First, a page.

The US law requiring calorie counts on menus is expected to save tens of thousands of lives and over $10 billion in healthcare costs, research shows
- The US finalized a law requiring chain restaurants to list calorie counts on menus in 2018.
- New research shows that adding calorie counts leads diners to consume 7% fewer
- The study found that on a national scale, the law is expected to prevent 136,000 new cases of
heart diseasecases and about 28,000 early deaths.
- The coronavirus' disproportionate impact on patients with obesity,
diabetes, and heart disease highlights why improving the foodsystem is critical, the researchers said.
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The US finalized a law in 2018 that requires chain restaurants with 20 or more locations to include calorie counts on their menus.
A new study has found that by 2023, the law may have prevented nearly 15,000 new cases of heart disease and about 21,500 diagnoses of Type 2 diabetes.
Previous research has shown that adding calorie counts to menus drives consumers to choose lower-calorie foods. Nationwide, those choices add up to giant public-health benefits over time, the new study found. That also results in healthcare cost savings for the average American.
"Prior to COVID-19, Americans were relying on restaurants for one in five calories, on average. Most likely, we will come to rely on them again. Our study shows that menu calorie labeling may prevent meaningful disease and save billions of dollars in
7% fewer calories per meal
On any given pre-pandemic day, about one-third of American adults ate at a full-service restaurant, and about half ate at a fast-food or quick-service establishment.
The new study simulated what would happen if 1 million American diners from ages 35-80 saw the calorie food labels on menus and cut their restaurant calorie intake accordingly.
The simulation found that diners would consume about 7% fewer calories per meal after seeing the labels (though the researchers assumed in the analysis that about half of these "saved" calories would still get consumed somewhere else, like at home).
Over the average American's lifetime, those food choices would prevent about 136,000 new cases of heart disease and about 28,000 early deaths from heart disease, the study showed. In addition, they could prevent 100,000 cases of Type 2 diabetes.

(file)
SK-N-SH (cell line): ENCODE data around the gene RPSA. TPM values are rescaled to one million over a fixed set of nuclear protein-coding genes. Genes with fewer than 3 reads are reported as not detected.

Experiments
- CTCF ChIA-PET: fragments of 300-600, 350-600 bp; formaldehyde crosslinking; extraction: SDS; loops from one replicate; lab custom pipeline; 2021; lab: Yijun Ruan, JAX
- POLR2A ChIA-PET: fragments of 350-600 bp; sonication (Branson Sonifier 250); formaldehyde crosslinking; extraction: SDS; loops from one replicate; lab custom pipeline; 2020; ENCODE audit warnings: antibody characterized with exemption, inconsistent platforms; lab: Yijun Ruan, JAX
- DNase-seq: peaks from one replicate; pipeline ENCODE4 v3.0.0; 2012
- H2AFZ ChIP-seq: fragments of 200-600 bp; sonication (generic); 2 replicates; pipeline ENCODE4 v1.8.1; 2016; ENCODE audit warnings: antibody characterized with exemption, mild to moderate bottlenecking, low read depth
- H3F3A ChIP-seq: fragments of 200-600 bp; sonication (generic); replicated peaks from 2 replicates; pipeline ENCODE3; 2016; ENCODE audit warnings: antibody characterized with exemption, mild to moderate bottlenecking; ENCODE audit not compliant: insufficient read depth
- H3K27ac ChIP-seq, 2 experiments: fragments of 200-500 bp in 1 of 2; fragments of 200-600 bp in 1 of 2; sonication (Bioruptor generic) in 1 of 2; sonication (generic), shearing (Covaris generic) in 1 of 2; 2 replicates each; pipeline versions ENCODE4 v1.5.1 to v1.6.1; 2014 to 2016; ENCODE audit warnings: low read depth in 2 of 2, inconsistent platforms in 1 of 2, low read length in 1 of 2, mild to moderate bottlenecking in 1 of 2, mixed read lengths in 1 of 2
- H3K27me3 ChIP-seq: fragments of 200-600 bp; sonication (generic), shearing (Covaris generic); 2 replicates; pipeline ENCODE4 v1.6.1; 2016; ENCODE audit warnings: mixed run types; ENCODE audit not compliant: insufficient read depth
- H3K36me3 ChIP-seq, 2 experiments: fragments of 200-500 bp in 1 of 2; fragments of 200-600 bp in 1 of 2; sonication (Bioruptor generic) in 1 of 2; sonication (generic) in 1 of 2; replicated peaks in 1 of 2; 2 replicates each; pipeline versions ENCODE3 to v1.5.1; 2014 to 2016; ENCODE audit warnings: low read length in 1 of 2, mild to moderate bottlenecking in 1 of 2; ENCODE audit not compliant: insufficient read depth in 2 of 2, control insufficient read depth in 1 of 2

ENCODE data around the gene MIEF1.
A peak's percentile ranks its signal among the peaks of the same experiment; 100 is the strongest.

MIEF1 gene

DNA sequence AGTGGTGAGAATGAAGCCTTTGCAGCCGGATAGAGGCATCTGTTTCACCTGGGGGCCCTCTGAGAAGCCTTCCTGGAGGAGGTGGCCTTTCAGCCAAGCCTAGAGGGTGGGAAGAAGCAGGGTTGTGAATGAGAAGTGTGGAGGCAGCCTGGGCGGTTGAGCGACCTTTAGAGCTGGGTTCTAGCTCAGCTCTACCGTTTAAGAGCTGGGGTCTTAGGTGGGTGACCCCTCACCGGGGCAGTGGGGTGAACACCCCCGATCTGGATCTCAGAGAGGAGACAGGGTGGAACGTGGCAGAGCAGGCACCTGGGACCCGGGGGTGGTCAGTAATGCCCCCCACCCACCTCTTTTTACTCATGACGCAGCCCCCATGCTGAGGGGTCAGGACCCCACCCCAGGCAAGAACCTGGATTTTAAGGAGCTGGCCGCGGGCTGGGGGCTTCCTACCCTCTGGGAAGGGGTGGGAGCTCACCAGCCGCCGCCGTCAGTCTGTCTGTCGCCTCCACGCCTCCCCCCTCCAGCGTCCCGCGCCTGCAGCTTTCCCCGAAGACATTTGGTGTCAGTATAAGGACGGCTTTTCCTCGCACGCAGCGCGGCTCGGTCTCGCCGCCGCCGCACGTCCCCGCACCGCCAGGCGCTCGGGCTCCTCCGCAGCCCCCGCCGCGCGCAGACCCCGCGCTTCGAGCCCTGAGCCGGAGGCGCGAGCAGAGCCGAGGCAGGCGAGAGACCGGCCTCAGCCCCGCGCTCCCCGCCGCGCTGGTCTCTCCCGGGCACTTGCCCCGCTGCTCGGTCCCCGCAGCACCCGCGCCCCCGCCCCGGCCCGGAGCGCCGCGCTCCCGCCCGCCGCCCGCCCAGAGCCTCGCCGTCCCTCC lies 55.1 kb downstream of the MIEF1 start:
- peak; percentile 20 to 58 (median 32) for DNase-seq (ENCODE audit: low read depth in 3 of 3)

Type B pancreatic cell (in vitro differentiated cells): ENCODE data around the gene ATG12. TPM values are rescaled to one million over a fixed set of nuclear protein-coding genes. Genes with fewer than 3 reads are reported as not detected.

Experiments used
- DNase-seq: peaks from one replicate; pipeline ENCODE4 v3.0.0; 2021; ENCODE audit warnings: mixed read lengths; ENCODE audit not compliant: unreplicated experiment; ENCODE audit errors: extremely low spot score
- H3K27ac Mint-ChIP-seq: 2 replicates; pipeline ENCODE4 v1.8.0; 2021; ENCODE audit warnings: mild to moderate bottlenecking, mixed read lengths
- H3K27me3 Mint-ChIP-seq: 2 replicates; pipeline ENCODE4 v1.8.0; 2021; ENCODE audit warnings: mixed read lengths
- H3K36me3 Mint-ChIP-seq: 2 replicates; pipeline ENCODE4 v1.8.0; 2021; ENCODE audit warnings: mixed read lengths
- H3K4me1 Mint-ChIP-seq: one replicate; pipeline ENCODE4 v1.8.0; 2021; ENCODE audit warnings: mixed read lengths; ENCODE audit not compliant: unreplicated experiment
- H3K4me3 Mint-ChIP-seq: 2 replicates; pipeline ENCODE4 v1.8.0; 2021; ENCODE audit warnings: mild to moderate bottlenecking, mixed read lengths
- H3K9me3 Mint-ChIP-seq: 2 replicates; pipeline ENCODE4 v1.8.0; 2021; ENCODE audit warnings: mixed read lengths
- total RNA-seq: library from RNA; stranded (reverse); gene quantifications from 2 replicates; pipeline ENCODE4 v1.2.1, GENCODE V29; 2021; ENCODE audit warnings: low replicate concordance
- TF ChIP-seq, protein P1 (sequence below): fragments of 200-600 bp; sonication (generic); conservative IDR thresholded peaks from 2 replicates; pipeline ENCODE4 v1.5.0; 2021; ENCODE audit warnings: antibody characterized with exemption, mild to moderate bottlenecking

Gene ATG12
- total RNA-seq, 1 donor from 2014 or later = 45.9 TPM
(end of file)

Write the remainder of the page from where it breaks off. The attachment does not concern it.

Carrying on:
In total, the researchers found, the law could add 367,450 healthy years of life for Americans.
The law could lead to more than $10 billion in healthcare savings
The new study also revealed healthcare cost savings associated with the calorie law.
The researchers estimated that the dietary changes people make would save between $10-14 billion in healthcare costs in total over the rest of the average American lifetimes simulated (28.4 years).
The researchers also found another $3 to $5 billion in savings in the US economy because better health would cut productivity losses.
If the restaurant industry reformulates some menus towards healthier choices in general, the study noted, potential health gains and cost savings could be even higher.
"Part of the attraction of eating out is pleasure, and our model assumes people will still treat themselves, but the experience can be healthier overall if both diners and the restaurant industry make changes," Thomas Gaziano, another study co-author, said in the release.
The coronavirus pandemic has highlighted how important healthy eating is, the researchers said, because patients with preexisting conditions such as obesity, heart disease, and diabetes are developing more severe cases.
"Improving the healthfulness of our food system is crucial, given the pandemic's disproportionate impact on people with diet-related conditions like diabetes and obesity, and further links to health disparities," Mozaffarian said.
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